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nimble

[nim-buhl]
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adjective, nim·bler, nim·blest.
  1. quick and light in movement; moving with ease; agile; active; rapid: nimble feet.
  2. quick to understand, think, devise, etc.: a nimble mind.
  3. cleverly contrived: a story with a nimble plot.
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Origin of nimble

before 1000; late Middle English nymel, earlier nemel, Old English nǣmel capable, equivalent to nǣm- (variant stem of niman to take; see nim1) + -el -le
Related formsnim·ble·ness, nounnim·bly, adverbun·nim·ble, adjectiveun·nim·ble·ness, nounun·nim·b·ly, adverb

Synonyms

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Antonyms

1. clumsy.
Dictionary.com Unabridged Based on the Random House Unabridged Dictionary, © Random House, Inc. 2018

Related Words

gracefullyagilelyrapidly

Examples from the Web for nimbly

Historical Examples

  • The devil was large and clumsy, but Sun Wu Kung leaped about nimbly.

    The Chinese Fairy Book

    Various

  • Wilson made his feet and the other followed as nimbly as a cat.

    The Web of the Golden Spider

    Frederick Orin Bartlett

  • Dexter rose, and Dick got to his feet as nimbly as he could.

  • A rope was thrown him, by the aid of which he nimbly clambered aboard.

  • And all the idlers were laughing because it was done so nimbly.

    The Young Mountaineers

    Charles Egbert Craddock


British Dictionary definitions for nimbly

nimble

adjective
  1. agile, quick, and neat in movementnimble fingers
  2. alert; acutea nimble intellect
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Derived Formsnimbleness, nounnimbly, adverb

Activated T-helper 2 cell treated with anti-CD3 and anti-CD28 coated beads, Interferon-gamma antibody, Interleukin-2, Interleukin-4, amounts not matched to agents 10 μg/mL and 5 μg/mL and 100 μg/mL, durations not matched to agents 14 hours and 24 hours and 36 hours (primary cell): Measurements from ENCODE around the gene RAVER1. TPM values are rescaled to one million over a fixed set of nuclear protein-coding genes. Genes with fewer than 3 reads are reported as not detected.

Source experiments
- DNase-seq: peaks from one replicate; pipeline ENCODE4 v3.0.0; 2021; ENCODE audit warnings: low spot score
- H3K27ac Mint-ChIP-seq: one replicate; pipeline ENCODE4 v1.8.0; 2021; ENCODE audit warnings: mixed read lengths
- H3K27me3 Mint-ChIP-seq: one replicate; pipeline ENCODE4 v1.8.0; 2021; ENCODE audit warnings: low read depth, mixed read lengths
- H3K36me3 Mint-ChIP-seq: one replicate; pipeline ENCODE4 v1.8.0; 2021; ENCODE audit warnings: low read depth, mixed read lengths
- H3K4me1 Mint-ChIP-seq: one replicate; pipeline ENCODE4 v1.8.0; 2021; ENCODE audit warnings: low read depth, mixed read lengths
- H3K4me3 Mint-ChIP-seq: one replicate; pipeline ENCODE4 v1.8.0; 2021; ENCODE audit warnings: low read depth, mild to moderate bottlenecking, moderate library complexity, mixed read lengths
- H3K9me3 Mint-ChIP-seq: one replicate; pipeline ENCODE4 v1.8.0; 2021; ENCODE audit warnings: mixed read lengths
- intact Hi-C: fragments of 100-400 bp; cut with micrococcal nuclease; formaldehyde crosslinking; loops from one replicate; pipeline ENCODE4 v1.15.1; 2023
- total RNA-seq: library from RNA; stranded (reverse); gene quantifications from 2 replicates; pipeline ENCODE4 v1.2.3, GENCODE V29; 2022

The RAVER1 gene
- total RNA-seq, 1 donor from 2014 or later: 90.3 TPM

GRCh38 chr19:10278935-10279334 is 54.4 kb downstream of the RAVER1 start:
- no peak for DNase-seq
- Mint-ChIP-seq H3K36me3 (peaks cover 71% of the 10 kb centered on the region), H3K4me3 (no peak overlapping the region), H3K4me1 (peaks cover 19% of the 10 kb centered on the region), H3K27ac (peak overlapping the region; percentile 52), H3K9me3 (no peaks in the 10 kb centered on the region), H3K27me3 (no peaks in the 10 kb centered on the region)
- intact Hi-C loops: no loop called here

Word Origin

Old English nǣmel quick to grasp, and numol quick at seizing, both from niman to take
Collins English Dictionary - Complete & Unabridged 2012 Digital Edition © William Collins Sons & Co. Ltd. 1979, 1986 © HarperCollins Publishers 1998, 2000, 2003, 2005, 2006, 2007, 2009, 2012

Word Origin and History for nimbly

adv.

mid-14c., from nimble + -ly (adv.).

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nimble

adj.

"agile, light-footed," c.1300, nemel, from Old English næmel "quick to grasp" (attested but once), related to niman "to take," from Proto-Germanic *nemanan (cf. Old Saxon, Old Dutch, Gothic niman, Old Norse nema, Old Frisian nima, German nehmen "to take"), from PIE root *nem- "to divide, distribute, allot," also "to take" (cf. Greek nemein "to deal out," nemesis "just indignation," Latin numerus "number," Lithuanian nuoma "rent, interest," Middle Irish nos "custom, usage"). With excrescent -b- from c.1500 (cf. limb (n.1)). Related: Nimbleness. In 17c., English had nimblechaps "talkative fellow."

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Online Etymology Dictionary, © 2010 Douglas Harper